Anakin loves Padme. Padme loves Anakin. They love each other, and even though they seem a little bit uncomfortable touching each other, Padme is delicately and form-flatteringly pregnant. Jedi aren't supposed to get all emotional about love affairs. Apparently Senators aren't supposed to get shacked up or knocked up. A truly nasty droid voiced by Jay Laga'aia (Draco of Xena, among other roles, sounding a little James Earl Jones-y) threatens the stability of the Republic with fleets of cutesy but deadly smaller droids. Senator Palpatine accuses the Jedi Council of not being quite so selfless after all and plotting their own power grab. Anakin has nightmares Padme will die in childbirth. Everything he does from here onward is motivated by his desire to save her life, since apparently the technology that can replace a severed hand with a fully functional cybernetic one is completely inadequate or indifferent to easing complications of childbirth. Lip service is paid to Anakin's ambitions toward power and their possible influence on his career choices. Time that could have been spent on character development is relinquished to scenes of spectacular lightsaber fights, space battles, and planetscapes. The Sith Lord misses a really obvious opening in Mace Windu's lightsaber fighting, and I wish I had my epee, then I realise I'm drifting toward the Dark Side and resist for the sake of my hair. The outcome of the climactic battle is obvious, but it doesn't really matter; Ewan MacGregor makes this part of the movie, at least, more than worthwhile.

To See or Not to See
There are those who will go to see this no matter what any reviewer's opinion. I would have been happier not trying to blend the intimidating Darth Vader of my childhood memories, one of the history of film's greatest villains, with this Young Skywalker (he's called this so often, so much more often than Luke ever was, I figure it must be his first name, as there's no Old Skywalker or Middle-Aged Skywalker around). Young S. is doomed more by the flimsy story than by the actual dialogue. A better-crafted character arc would have offset the actor's immature abilities. A better actor would have brought vast layers to the words and plot... in fact, many of the other actors do, uttering the most astonishing statements with gravitas and imbuing their plots and counterplots with logic through sheer verbal force. What Mark Hamill could get away with as bright-eyed, life-affirming Luke, Hayden Christensen cannot as a man on a swift, soul-consuming descent. The great modern mythology becomes, through much of this movie (and much of the previous two, I'd argue), just another special-effects spectacular.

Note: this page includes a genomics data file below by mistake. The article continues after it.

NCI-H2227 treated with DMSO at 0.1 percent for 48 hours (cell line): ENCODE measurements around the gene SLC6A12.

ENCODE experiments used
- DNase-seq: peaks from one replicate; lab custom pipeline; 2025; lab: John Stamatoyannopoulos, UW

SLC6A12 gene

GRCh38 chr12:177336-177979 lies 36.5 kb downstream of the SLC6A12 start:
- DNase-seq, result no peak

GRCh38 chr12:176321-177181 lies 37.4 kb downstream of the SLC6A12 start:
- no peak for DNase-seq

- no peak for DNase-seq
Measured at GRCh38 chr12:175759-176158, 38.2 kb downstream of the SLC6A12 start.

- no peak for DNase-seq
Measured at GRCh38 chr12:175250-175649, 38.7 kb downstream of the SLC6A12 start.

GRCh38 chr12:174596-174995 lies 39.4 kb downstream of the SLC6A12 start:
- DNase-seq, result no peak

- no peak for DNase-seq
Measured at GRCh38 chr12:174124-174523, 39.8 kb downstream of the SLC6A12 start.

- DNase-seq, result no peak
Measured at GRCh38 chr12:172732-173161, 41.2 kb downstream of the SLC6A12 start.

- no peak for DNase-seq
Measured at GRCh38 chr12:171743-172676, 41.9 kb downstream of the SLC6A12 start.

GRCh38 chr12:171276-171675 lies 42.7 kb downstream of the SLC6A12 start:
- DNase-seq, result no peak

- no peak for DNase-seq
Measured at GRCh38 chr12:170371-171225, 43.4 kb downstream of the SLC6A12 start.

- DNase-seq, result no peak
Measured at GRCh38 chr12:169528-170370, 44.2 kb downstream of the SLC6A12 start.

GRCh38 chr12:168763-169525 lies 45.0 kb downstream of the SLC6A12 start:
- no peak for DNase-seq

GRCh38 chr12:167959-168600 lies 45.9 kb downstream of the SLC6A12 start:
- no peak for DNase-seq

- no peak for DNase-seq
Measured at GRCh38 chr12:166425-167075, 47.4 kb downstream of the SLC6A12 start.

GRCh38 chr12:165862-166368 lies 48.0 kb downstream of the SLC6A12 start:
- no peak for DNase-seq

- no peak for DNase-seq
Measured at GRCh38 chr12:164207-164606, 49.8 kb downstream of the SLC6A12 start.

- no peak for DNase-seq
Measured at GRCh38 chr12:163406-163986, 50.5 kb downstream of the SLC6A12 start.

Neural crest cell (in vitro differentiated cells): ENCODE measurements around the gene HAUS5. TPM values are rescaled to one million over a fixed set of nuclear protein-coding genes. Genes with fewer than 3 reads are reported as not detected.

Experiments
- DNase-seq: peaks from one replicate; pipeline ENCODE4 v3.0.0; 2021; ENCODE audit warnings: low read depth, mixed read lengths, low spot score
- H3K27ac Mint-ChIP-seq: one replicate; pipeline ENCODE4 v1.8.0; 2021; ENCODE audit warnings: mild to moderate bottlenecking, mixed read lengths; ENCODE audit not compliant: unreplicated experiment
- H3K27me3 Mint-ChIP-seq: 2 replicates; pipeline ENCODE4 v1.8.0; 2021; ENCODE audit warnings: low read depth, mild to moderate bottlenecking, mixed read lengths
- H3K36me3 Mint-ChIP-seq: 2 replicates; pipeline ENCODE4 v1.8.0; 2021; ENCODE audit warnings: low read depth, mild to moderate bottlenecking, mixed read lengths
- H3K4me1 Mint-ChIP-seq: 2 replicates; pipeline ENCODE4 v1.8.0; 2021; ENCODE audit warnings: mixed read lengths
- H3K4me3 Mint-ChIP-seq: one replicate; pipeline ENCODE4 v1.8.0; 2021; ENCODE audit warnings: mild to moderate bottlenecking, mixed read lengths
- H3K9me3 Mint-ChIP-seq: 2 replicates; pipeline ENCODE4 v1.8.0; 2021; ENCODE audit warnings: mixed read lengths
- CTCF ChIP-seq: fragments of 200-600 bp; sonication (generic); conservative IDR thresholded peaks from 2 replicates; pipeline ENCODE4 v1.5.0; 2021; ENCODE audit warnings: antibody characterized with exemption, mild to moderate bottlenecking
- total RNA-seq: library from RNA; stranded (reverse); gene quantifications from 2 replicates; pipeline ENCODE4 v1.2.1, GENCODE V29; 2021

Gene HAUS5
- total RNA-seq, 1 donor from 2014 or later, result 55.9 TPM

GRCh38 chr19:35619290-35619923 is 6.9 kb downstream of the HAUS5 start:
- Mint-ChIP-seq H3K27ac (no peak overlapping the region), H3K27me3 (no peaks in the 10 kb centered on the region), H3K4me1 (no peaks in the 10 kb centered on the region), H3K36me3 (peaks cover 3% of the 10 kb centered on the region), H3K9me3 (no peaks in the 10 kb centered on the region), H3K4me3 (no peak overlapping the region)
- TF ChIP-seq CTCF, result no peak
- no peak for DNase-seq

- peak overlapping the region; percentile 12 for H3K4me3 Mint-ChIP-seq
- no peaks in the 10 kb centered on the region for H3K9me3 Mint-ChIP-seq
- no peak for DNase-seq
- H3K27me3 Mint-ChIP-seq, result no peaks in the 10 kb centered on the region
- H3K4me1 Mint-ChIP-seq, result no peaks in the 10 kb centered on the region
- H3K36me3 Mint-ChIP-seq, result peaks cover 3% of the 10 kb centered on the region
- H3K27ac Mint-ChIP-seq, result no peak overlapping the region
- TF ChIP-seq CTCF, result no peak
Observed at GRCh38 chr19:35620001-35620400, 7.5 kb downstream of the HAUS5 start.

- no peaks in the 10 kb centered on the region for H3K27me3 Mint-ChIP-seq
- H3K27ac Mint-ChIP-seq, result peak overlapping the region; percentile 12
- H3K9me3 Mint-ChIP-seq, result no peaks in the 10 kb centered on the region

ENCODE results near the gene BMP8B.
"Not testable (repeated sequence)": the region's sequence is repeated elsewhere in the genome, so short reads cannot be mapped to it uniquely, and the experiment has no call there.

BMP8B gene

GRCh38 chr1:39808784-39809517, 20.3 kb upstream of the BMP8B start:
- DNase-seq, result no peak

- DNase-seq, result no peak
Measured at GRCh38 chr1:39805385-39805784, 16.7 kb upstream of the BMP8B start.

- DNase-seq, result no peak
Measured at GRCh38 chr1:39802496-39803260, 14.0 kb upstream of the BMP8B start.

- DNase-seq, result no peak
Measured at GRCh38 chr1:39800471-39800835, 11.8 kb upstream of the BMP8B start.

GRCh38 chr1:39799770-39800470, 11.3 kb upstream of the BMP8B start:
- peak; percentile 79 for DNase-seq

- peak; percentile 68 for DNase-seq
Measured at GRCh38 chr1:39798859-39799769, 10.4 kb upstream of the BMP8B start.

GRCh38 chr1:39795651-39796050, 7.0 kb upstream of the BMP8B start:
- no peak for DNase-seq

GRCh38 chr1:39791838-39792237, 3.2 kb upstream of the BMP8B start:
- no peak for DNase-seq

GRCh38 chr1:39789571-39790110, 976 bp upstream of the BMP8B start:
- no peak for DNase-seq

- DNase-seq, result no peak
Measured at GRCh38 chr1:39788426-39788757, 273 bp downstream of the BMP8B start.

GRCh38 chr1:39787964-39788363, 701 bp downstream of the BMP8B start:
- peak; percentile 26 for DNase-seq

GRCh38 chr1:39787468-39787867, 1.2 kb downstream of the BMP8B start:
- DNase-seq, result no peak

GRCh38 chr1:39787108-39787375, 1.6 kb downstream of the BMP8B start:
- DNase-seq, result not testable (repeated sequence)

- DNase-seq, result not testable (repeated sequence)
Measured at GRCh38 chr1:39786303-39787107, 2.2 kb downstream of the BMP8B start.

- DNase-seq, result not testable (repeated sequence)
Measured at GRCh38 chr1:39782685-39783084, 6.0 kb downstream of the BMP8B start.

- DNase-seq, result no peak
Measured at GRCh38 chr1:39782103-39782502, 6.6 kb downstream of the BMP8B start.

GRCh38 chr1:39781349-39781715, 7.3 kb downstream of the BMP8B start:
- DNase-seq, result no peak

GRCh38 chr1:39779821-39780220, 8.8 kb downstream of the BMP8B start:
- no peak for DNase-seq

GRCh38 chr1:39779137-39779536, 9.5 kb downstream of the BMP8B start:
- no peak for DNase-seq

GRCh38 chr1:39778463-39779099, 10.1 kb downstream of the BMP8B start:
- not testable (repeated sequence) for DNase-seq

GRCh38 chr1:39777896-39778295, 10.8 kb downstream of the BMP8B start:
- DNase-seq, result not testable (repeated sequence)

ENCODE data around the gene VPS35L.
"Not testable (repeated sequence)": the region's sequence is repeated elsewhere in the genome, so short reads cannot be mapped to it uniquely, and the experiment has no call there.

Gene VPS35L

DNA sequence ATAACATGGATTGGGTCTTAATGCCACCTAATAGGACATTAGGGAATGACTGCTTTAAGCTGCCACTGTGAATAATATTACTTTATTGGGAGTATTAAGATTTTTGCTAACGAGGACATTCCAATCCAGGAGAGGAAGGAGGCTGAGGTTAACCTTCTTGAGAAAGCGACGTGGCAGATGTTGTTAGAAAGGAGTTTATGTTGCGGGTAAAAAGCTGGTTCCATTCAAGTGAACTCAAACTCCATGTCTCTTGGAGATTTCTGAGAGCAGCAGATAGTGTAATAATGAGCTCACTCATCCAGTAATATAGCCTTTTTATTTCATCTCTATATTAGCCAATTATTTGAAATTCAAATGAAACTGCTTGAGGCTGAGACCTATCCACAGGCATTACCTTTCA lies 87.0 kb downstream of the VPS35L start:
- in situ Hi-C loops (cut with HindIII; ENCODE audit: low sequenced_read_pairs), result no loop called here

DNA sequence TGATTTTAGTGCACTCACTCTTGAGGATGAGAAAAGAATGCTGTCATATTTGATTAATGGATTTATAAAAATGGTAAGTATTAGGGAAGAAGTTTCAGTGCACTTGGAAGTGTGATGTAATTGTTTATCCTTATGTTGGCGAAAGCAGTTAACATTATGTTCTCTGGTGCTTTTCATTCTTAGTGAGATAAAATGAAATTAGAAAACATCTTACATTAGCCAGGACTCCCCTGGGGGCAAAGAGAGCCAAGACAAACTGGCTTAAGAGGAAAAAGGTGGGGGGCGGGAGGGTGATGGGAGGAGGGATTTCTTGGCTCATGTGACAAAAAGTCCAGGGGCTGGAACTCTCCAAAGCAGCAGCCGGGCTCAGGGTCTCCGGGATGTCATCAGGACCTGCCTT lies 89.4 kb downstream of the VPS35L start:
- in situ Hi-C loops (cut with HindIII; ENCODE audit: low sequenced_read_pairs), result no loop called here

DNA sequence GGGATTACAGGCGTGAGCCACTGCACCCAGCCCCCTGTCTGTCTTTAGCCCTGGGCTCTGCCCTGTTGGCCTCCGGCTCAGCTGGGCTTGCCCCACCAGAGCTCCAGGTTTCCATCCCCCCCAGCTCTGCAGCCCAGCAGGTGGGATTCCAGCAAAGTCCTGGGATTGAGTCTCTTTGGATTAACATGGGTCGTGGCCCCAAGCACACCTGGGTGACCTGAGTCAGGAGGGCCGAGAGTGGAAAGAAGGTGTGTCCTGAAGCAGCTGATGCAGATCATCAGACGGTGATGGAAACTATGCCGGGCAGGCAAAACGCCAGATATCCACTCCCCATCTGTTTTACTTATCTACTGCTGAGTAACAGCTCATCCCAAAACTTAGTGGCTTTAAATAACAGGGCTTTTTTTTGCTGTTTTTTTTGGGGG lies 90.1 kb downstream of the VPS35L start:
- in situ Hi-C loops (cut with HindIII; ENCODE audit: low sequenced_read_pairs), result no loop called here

Of course, I couldn't not see this movie and leave myself ignorant of the end of the story. I mean, the middle. Whatever.

As for the rest of you—those of you who didn't grow up with Star Wars, whose parents didn't take you to the first movie on your birthday, who didn't spend the summer running up and down the street dressed as Han Solo (because, tough as Leia was, who really wanted to wear that earmuff hair?), those of you who weren't left flabbergasted by Empire Strikes Back because you didn't know a movie could end on a cliffhanger, who didn't skip school to see Return of the Jedi, and those of you who aren't in the current generation of kids and teenagers entranced by epic science-fictiony fantasy—well, you're going to have to go see it, anyway. And you'll have to see it at a theatre. No matter what its flaws, it's still a Movie, made large and broad and deep, not a television-size story stretched out for a theatre screen. It just doesn't make sense to wait to watch it on DVD. Treat yourself to a ticket. Flawed as it is, it's still what the movies are all about.

Final Advice (to the character, not the reader): Get with it, Vader. You only have about twenty years to become James Earl Jones and David Prowse. We'll meet you in orbit over Tatooine.

Outside Food: Black-and-white cookies and Pepsi, for the Dark Side. No, just kidding. I had Sobe all-natural, herb-laden, fruity healthy drink, like a good Jedi.

Previews: Yes, there were. Yes, yes, I'll write it all up. Really, this time. Really...

Comments: I still haven't done the reinstallation to fix the comments section, but at least this means all those spammers who keep trying to hit the site aren't sticking. If you'd like to comment or if you have any suggestions for Dark Side hair-care products, you can drop me a line at critic at outsidefood.com.

Posted by OutsideFood at 01:30 AM